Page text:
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Saint Dominic
16th century portrait of St.Dominic by Giovanni Bellini.
Born 1170, Calaruega, Province of Burgos, Kingdom of Castile (now modern-day Castile-Leon, Spain)
Died August 6, 1221, Bologna, Province of Bologna, Emilia-Romagna, Italy
Canonized 1234
Major shrine San Domenico, Bologna
Feast August 8
August 4 (Traditional Roman Catholics)
Attributes Chaplet, dog, star, lilies, Dominican Habit, tonsure[1]
Patronage Astronomers; astronomy; Dominican Republic; falsely accused people; Santo Domingo Indian Pueblo, Valletta, Birgu (Malta)

Saint Dominic (Spanish: Domingo), also known as Dominic of Osma, often called Dominic de Guzmán and Domingo de Guzmán Garcés (1170 – August 6, 1221) was the founder of the Friars Preachers, popularly called the Dominicans or Order of Preachers (OP), a Catholic religious order. Dominic is the patron saint of astronomers.[2]

Contents

Life of St. Dominic

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Birth and parentage

Dominic was born in Caleruega, halfway between Osma and Aranda de Duero in Old Castile, Spain. He was named after Saint Dominic of Silos, who is said to be the patron saint of hopeful mothers and the Benedictine Abbey of Santo Domingo de Silos, a few miles north of Caleruega.[citation needed]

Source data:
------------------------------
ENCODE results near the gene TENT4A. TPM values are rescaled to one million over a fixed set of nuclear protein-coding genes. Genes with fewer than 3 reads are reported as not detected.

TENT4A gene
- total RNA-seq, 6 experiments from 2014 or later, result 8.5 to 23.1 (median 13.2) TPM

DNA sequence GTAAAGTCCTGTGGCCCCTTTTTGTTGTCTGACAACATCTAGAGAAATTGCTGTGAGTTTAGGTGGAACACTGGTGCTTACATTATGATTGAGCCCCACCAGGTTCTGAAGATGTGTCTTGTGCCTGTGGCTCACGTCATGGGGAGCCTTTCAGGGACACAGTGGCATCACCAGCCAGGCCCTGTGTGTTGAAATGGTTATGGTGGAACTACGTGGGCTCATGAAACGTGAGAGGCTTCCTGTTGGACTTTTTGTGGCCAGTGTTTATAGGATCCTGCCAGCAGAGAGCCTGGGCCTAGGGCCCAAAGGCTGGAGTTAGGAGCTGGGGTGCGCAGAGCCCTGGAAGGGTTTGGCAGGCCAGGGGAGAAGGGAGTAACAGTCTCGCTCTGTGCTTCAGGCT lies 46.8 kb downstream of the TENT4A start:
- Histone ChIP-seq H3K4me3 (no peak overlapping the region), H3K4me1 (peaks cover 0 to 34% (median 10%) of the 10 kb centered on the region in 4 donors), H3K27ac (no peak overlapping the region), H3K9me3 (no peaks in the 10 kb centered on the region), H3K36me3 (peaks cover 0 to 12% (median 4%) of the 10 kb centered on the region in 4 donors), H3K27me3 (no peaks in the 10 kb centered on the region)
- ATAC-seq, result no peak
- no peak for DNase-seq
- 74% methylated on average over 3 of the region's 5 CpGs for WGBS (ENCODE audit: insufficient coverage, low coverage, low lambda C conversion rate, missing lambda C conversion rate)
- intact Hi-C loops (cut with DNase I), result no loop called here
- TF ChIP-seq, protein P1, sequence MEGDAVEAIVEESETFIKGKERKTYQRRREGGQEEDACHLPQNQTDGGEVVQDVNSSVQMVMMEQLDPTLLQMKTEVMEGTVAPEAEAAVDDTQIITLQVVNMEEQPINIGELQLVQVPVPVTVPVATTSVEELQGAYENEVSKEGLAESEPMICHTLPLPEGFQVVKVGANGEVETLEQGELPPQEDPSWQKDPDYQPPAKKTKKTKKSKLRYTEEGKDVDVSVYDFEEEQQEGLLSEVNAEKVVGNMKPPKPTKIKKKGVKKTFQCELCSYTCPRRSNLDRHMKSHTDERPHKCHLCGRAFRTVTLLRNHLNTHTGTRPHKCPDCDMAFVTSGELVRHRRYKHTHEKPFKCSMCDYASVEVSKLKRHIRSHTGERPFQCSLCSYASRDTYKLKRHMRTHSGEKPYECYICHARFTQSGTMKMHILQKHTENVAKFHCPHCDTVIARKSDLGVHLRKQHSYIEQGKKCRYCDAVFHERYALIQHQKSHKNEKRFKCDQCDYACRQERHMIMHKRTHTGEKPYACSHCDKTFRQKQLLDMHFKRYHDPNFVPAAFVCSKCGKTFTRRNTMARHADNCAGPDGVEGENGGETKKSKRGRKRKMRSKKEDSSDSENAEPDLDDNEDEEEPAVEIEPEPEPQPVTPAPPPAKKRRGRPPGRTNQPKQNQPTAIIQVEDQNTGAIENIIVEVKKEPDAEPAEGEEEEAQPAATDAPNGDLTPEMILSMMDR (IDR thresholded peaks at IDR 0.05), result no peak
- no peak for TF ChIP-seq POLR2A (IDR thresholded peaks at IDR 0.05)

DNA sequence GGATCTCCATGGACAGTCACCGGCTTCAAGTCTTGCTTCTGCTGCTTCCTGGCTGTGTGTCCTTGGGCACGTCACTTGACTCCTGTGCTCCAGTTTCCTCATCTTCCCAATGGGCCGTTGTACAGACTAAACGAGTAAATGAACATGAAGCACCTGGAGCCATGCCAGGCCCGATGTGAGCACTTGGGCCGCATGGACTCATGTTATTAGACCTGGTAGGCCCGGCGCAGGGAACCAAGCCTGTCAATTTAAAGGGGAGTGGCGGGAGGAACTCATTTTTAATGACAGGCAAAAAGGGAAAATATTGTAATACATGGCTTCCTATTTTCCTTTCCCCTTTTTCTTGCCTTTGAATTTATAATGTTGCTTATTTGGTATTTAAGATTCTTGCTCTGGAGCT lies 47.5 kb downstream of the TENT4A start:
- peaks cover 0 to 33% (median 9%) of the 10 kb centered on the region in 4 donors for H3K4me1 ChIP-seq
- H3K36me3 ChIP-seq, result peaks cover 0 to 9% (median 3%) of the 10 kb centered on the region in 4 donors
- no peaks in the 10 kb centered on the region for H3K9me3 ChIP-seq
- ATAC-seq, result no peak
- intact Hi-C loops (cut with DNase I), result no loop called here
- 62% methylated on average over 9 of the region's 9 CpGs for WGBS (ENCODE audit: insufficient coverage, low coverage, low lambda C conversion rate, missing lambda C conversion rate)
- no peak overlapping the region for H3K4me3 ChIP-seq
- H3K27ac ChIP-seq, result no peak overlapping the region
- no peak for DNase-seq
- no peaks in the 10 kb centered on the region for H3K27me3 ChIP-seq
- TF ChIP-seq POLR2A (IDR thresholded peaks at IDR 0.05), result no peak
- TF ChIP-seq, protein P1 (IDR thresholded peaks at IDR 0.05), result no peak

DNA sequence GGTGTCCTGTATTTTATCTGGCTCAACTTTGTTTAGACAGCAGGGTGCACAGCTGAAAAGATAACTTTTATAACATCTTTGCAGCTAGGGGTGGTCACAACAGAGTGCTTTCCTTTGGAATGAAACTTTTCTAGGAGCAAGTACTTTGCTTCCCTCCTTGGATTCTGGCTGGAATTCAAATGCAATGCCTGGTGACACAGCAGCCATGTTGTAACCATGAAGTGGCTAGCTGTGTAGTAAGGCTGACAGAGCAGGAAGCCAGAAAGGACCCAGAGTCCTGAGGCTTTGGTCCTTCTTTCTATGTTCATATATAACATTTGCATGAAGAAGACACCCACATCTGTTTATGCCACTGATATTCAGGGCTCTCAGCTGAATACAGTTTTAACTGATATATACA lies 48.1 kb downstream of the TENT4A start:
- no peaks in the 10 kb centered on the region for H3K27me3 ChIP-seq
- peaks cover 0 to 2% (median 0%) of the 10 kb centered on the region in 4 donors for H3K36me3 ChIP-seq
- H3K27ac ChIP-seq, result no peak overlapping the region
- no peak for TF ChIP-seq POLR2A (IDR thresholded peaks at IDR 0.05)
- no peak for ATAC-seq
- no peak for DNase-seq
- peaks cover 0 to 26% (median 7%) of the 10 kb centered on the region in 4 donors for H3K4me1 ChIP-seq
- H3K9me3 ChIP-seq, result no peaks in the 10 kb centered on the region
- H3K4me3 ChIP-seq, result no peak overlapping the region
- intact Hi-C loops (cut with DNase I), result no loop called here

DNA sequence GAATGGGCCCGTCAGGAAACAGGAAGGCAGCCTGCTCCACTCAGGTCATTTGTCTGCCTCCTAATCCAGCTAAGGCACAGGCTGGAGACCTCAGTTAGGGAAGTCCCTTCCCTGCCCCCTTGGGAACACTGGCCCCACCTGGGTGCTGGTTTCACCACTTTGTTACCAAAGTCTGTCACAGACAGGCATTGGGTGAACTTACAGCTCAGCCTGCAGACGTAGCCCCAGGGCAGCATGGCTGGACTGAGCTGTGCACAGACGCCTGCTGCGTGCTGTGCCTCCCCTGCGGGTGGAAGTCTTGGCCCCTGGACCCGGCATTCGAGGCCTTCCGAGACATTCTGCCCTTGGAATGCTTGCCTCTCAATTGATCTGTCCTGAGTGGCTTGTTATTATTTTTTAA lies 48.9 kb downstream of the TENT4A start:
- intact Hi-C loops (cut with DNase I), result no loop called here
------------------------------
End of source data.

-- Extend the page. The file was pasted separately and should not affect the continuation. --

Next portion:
In the earliest narrative source, by Jordan of Saxony, Dominic's parents are not named. The story is told that before his birth his mother dreamed that a dog leapt from her womb carrying a torch in its mouth, and "seemed to set the earth on fire." This story is likely to have emerged when his order became known, after his name, as the Dominican order, in Latin Dominicanus and by a play of words was interpreted as Domini canis, the Lord's hound.[citation needed] Jordan adds that Dominic was brought up by his parents and a maternal uncle who was an archbishop.[3] The failure to name them is not surprising, since Jordan's work is a history of the early years of the Order rather than a biography of Dominic. A later source, still of the 13th century, gives the names of Dominic's mother and father as Juana and Felix.[4] Nearly a century after Dominic's birth, a local author asserts that Dominic's father was "vir venerabilis et dives in populo suo" ("an honoured and wealthy man in his village").[5] The earliest statement that Dominic's father belonged to the family de Guzmán , and that his mother belonged to the Aça or Aza family, occurs in the travel narrative of Pero Tafur, written in 1439 or soon after.[6]

Education and early career